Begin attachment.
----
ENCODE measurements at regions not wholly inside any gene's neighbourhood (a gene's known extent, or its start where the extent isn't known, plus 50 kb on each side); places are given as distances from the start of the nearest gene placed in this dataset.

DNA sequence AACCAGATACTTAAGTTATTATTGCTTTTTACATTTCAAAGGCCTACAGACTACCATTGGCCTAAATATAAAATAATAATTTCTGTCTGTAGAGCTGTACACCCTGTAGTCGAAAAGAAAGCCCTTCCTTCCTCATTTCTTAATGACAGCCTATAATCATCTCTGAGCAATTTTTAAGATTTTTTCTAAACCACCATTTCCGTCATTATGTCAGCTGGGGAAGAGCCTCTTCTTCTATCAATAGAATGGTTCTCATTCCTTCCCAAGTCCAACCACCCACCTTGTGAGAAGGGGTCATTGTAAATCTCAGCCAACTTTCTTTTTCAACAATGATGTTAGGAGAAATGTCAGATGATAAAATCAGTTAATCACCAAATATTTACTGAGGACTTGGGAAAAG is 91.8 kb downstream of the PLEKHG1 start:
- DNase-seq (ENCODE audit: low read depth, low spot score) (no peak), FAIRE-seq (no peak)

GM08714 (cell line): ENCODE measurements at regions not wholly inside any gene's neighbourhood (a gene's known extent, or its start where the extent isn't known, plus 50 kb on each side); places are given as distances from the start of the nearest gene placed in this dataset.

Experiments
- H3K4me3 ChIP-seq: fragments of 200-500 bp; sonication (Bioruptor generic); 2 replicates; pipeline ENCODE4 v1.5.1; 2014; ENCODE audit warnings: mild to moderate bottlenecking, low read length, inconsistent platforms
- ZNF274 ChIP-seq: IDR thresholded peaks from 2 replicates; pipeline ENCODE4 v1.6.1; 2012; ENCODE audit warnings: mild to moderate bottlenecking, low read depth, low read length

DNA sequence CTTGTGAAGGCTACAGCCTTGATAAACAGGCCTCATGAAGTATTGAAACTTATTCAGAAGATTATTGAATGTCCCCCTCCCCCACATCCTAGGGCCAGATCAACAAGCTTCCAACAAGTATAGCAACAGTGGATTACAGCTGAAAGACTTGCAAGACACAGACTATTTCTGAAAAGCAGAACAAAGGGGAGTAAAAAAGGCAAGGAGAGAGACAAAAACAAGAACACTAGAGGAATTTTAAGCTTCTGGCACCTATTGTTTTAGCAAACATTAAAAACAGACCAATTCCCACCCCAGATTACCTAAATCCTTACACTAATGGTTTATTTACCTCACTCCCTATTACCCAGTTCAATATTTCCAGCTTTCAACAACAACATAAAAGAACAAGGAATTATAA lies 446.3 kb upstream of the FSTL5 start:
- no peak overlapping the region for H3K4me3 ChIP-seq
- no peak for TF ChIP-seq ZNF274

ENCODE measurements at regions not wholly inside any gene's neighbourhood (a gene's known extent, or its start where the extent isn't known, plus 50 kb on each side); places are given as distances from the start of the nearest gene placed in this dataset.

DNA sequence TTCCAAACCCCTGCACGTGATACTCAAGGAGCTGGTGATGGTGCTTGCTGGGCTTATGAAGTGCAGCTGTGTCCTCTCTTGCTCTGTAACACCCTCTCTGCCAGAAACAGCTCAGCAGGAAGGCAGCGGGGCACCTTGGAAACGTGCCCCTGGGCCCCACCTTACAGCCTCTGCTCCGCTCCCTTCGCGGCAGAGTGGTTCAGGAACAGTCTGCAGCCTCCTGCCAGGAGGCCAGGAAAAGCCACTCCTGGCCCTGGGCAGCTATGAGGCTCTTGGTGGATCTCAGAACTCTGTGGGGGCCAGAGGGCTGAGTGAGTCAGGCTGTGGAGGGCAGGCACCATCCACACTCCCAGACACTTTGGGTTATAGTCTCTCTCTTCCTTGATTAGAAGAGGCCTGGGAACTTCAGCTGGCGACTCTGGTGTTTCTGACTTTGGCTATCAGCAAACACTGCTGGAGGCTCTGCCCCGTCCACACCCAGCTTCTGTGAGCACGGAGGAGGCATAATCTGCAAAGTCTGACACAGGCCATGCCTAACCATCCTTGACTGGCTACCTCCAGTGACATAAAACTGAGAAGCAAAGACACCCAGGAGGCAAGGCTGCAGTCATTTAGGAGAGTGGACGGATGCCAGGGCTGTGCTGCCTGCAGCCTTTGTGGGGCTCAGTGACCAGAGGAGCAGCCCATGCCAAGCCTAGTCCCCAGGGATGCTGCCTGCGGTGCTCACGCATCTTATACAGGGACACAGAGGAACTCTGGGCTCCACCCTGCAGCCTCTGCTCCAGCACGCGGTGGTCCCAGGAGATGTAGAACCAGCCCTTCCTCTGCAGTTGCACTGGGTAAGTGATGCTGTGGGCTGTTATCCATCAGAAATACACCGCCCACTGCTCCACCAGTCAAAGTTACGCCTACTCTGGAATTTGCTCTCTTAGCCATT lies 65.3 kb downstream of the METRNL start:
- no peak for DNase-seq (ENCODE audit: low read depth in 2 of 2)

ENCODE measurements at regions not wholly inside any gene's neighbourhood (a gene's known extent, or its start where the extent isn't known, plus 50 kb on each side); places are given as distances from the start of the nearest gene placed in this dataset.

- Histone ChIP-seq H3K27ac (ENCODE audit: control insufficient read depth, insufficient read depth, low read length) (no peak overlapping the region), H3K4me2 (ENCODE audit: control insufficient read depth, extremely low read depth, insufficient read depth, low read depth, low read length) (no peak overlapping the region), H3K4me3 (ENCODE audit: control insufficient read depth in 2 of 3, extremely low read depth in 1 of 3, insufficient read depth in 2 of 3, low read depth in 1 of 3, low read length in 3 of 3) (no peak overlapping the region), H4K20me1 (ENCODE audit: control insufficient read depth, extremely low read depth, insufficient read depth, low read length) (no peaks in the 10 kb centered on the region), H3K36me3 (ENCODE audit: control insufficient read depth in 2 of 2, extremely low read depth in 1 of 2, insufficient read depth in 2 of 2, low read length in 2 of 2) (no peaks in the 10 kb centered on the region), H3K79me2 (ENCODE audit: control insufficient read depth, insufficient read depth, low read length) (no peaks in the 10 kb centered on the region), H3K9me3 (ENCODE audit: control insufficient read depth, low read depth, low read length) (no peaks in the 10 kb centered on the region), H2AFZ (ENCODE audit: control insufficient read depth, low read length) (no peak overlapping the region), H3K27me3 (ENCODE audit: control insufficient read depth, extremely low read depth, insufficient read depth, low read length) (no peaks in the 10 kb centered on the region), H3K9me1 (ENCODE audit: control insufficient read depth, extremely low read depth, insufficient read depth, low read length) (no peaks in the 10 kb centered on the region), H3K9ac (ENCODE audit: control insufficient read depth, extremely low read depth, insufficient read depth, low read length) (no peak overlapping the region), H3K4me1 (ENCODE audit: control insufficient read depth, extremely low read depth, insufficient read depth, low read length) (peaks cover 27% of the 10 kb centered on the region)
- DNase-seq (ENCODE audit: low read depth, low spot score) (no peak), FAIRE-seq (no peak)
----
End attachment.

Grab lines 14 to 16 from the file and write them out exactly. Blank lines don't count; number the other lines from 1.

ENCODE measurements at regions not wholly inside any gene's neighbourhood (a gene's known extent, or its start where the extent isn't known, plus 50 kb on each side); places are given as distances from the start of the nearest gene placed in this dataset.

- Histone ChIP-seq H3K27ac (ENCODE audit: control insufficient read depth, insufficient read depth, low read length) (no peak overlapping the region), H3K4me2 (ENCODE audit: control insufficient read depth, extremely low read depth, insufficient read depth, low read depth, low read length) (no peak overlapping the region), H3K4me3 (ENCODE audit: control insufficient read depth in 2 of 3, extremely low read depth in 1 of 3, insufficient read depth in 2 of 3, low read depth in 1 of 3, low read length in 3 of 3) (no peak overlapping the region), H4K20me1 (ENCODE audit: control insufficient read depth, extremely low read depth, insufficient read depth, low read length) (no peaks in the 10 kb centered on the region), H3K36me3 (ENCODE audit: control insufficient read depth in 2 of 2, extremely low read depth in 1 of 2, insufficient read depth in 2 of 2, low read length in 2 of 2) (no peaks in the 10 kb centered on the region), H3K79me2 (ENCODE audit: control insufficient read depth, insufficient read depth, low read length) (no peaks in the 10 kb centered on the region), H3K9me3 (ENCODE audit: control insufficient read depth, low read depth, low read length) (no peaks in the 10 kb centered on the region), H2AFZ (ENCODE audit: control insufficient read depth, low read length) (no peak overlapping the region), H3K27me3 (ENCODE audit: control insufficient read depth, extremely low read depth, insufficient read depth, low read length) (no peaks in the 10 kb centered on the region), H3K9me1 (ENCODE audit: control insufficient read depth, extremely low read depth, insufficient read depth, low read length) (no peaks in the 10 kb centered on the region), H3K9ac (ENCODE audit: control insufficient read depth, extremely low read depth, insufficient read depth, low read length) (no peak overlapping the region), H3K4me1 (ENCODE audit: control insufficient read depth, extremely low read depth, insufficient read depth, low read length) (peaks cover 27% of the 10 kb centered on the region)
- DNase-seq (ENCODE audit: low read depth, low spot score) (no peak), FAIRE-seq (no peak)